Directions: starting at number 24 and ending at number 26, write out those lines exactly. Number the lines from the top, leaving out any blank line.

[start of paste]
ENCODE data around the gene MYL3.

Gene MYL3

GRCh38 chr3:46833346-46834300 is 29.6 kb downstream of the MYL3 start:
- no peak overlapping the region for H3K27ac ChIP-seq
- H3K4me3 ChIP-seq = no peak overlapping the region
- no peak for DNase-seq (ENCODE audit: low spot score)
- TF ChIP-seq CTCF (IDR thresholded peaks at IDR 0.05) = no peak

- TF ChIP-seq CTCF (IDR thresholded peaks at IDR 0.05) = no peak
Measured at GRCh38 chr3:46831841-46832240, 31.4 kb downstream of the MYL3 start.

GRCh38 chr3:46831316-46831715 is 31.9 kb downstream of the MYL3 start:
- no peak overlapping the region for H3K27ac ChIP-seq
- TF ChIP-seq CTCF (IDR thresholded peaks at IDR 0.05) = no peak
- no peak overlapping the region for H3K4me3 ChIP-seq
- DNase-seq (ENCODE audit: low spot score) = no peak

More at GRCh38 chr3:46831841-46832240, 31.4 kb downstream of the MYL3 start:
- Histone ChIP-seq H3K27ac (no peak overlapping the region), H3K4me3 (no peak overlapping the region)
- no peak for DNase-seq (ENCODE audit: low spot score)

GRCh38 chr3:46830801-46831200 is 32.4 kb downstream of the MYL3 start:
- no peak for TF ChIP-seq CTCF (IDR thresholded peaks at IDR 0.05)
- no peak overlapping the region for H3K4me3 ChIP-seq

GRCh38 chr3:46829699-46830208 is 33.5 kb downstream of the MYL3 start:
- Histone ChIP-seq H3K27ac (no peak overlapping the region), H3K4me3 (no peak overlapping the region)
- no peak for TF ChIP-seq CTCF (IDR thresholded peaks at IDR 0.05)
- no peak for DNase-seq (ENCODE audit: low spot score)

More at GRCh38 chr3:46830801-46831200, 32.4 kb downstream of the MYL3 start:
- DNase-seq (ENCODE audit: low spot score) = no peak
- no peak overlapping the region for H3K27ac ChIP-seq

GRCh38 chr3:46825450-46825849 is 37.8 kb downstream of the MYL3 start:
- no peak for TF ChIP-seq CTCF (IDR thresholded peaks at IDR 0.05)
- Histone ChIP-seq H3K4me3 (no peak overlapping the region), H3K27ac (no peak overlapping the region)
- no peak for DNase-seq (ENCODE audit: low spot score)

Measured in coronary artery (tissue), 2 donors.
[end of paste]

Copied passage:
- no peak for DNase-seq (ENCODE audit: low spot score)

More at GRCh38 chr3:46830801-46831200, 32.4 kb downstream of the MYL3 start:
- DNase-seq (ENCODE audit: low spot score) = no peak